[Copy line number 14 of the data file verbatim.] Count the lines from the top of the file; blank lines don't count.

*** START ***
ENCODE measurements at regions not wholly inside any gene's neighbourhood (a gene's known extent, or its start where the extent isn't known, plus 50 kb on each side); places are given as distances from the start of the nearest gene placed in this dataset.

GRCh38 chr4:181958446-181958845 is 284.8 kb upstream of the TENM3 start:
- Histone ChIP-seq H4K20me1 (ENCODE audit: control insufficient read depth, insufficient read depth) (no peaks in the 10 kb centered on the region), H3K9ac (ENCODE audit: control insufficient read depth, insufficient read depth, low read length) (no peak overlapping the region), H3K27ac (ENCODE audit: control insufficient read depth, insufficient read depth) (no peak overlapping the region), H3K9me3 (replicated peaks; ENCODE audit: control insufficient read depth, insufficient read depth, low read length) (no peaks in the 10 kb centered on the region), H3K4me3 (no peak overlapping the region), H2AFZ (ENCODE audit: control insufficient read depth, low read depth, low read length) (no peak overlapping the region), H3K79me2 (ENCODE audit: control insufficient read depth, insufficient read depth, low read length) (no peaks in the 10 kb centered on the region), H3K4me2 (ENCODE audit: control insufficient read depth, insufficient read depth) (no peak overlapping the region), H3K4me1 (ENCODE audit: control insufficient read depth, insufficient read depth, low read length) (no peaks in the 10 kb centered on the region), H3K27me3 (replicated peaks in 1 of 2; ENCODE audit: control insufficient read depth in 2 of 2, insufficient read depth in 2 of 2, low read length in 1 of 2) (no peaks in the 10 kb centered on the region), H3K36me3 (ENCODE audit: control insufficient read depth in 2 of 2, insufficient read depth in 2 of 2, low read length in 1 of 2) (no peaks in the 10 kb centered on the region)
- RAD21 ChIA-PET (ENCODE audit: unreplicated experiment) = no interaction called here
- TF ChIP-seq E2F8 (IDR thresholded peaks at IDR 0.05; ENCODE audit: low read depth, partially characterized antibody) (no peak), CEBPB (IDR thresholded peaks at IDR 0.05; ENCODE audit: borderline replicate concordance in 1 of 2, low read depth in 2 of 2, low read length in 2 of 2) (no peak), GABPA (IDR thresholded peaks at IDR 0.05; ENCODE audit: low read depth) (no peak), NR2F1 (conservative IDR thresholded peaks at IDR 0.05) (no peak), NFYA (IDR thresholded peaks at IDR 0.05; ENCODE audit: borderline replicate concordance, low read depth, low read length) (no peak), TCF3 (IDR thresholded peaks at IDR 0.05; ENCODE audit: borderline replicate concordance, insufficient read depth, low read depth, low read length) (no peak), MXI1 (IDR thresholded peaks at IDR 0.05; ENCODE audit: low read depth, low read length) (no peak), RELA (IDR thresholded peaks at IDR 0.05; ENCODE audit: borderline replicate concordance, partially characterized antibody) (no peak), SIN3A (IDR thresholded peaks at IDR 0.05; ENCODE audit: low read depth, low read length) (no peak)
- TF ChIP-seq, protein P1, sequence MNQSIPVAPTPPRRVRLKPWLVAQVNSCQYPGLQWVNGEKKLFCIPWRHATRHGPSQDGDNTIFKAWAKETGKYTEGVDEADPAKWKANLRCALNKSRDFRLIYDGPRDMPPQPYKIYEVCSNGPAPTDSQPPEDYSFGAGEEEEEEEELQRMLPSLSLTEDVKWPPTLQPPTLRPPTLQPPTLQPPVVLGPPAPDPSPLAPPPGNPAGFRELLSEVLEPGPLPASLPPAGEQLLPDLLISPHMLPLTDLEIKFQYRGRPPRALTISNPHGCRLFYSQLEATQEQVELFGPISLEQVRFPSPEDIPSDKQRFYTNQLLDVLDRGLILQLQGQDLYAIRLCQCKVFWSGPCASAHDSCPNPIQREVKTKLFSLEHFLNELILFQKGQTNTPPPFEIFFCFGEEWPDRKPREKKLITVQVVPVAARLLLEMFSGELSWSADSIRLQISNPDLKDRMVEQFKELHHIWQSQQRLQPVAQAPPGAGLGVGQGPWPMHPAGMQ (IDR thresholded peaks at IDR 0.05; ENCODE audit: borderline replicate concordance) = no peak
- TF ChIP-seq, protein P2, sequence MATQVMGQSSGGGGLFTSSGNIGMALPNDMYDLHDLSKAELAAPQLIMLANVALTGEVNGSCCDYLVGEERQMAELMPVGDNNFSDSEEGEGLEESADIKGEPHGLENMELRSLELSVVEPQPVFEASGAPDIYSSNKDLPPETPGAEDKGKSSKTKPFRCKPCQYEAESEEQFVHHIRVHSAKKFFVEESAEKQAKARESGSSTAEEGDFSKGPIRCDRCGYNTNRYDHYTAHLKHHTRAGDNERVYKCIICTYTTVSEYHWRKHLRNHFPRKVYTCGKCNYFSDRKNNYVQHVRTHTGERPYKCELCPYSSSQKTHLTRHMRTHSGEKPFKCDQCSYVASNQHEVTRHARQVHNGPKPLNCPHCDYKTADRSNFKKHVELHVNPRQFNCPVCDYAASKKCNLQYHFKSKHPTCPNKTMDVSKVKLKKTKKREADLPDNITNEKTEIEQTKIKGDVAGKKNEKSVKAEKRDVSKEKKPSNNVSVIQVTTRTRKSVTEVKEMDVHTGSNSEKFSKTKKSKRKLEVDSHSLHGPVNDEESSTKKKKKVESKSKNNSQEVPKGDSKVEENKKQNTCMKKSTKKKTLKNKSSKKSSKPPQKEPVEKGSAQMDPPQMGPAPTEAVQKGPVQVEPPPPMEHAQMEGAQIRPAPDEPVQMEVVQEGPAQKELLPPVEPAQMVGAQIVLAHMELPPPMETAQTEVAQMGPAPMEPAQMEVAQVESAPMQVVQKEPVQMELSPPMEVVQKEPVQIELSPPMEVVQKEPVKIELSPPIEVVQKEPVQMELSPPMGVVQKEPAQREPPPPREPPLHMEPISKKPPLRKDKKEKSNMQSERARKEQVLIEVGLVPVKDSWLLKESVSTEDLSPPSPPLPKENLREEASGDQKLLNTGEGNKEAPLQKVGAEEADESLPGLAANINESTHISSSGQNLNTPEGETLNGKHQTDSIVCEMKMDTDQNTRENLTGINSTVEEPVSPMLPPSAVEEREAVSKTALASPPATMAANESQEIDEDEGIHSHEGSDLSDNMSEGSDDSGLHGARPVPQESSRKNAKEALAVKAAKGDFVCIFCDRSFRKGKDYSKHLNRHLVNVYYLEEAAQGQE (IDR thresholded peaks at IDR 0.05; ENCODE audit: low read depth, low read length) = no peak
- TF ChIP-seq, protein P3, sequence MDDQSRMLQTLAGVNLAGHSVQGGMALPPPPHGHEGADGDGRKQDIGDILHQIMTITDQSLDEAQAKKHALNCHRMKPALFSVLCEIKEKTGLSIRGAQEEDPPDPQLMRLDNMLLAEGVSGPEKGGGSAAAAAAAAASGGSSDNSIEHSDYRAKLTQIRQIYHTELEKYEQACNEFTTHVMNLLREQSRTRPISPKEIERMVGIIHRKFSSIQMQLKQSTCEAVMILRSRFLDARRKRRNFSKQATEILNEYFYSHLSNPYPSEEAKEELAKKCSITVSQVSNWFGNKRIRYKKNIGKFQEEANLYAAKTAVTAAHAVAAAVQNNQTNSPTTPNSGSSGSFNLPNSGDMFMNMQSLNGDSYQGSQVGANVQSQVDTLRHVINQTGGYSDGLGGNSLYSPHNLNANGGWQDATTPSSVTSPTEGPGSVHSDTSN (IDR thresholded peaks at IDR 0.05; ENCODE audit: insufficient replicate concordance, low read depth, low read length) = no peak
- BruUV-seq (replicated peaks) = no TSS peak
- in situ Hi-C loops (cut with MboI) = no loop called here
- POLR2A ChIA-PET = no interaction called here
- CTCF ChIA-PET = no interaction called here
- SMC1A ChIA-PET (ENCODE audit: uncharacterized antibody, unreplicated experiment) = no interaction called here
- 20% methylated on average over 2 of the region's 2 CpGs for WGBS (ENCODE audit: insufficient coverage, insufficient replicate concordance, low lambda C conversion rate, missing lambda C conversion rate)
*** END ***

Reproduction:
- 20% methylated on average over 2 of the region's 2 CpGs for WGBS (ENCODE audit: insufficient coverage, insufficient replicate concordance, low lambda C conversion rate, missing lambda C conversion rate)